Stone and Dobinson

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Citation: Stone and Dobinson [1977] 1 QB 354.

This information can be found in the Textbook: Brown et al, Criminal Laws: Materials and Commentary on Criminal Law and Process in New South Wales, (5th edition, Federation Press, 2011), pp. 480-1.


Background facts

  • Stone was partially deaf, basically blind and pretty disabled in other senses. Dobinson lived with Stone, and was described as ineffectual and inadequate.
  • Stone's eccentric sister came to live with them.
  • The sister became ill. Both Stone and Dobinson were advised to get her help. Dobinson failed because he didn't know how to use a phone and Stone failed because he walked to the wrong place.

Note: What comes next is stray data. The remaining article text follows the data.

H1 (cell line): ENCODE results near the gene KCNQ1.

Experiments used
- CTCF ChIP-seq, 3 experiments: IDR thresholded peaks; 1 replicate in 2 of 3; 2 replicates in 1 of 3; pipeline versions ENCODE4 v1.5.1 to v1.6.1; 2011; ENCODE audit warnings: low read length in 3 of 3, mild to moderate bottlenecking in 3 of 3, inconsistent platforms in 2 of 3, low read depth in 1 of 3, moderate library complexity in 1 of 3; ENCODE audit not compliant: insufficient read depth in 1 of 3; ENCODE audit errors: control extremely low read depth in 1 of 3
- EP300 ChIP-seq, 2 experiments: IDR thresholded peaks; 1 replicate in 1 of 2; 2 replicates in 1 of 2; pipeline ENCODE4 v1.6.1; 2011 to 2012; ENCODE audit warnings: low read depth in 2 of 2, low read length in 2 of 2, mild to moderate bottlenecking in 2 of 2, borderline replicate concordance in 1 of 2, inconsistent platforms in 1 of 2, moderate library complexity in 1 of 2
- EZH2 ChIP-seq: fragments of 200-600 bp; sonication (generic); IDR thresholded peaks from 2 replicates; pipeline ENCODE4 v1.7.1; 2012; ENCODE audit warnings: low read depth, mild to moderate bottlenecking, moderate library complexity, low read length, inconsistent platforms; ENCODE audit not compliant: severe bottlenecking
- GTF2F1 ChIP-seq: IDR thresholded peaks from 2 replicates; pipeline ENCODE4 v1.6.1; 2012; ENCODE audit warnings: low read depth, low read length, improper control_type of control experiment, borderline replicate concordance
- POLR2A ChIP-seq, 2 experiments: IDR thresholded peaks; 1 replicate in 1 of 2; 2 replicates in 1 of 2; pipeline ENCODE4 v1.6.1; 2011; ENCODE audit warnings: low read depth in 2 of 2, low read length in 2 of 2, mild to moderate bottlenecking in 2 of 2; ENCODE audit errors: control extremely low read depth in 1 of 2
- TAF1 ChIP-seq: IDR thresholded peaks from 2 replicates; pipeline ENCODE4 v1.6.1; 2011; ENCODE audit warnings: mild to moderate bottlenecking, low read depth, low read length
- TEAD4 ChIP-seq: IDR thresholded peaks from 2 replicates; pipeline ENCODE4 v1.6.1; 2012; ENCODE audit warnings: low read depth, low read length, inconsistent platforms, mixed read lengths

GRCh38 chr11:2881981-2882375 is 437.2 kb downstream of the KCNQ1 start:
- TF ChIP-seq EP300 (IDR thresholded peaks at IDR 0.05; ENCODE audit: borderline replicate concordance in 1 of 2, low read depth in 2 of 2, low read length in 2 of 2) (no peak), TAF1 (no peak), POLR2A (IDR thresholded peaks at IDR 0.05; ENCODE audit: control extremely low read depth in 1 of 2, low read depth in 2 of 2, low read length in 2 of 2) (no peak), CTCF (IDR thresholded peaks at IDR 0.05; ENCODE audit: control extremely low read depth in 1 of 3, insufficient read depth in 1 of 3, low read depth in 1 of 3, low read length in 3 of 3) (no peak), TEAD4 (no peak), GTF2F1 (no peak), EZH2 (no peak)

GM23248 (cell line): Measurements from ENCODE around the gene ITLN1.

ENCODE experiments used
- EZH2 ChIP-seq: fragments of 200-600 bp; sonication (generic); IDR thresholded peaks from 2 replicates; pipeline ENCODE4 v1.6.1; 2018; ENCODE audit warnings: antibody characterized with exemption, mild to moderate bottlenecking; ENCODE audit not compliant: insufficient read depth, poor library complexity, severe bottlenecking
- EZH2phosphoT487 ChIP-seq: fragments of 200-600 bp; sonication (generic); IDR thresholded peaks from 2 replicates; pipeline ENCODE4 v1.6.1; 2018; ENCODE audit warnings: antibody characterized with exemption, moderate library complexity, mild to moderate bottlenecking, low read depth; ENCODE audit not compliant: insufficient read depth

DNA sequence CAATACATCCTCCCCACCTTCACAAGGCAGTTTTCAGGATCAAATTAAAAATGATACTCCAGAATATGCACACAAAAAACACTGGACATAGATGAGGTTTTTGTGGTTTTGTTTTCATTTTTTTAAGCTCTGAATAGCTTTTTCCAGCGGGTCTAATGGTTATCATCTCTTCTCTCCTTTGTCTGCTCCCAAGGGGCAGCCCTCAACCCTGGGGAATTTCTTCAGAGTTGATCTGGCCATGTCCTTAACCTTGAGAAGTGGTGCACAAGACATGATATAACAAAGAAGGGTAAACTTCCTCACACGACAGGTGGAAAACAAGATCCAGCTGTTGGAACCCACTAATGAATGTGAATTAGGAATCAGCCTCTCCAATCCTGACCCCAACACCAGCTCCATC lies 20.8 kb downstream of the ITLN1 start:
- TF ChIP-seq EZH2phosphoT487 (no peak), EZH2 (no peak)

• Eventually the sister died and the two were charged with manslaughter.

Legal issues


  • The following three requirements must be satisfied for manslaughter by omission:
    1. That there was a duty of care owed by the defendant to the deceased.
    2. That the defendant had been grossly negligent in fulfilling that duty of care.
    3. That the deceased died by reason of this negligence.
  • In this case, the requirements were satisfied.
    1. The defendants indeed assumed the duty of care because the sister (who was also sort of incapable of caring for herself) was living with them and they often brought food for her.
    2. The defendants' attempts at procuring help were very limited.
    3. The death was definitely caused because of the inability of the defendants to find help.
  • The defendants were convicted.


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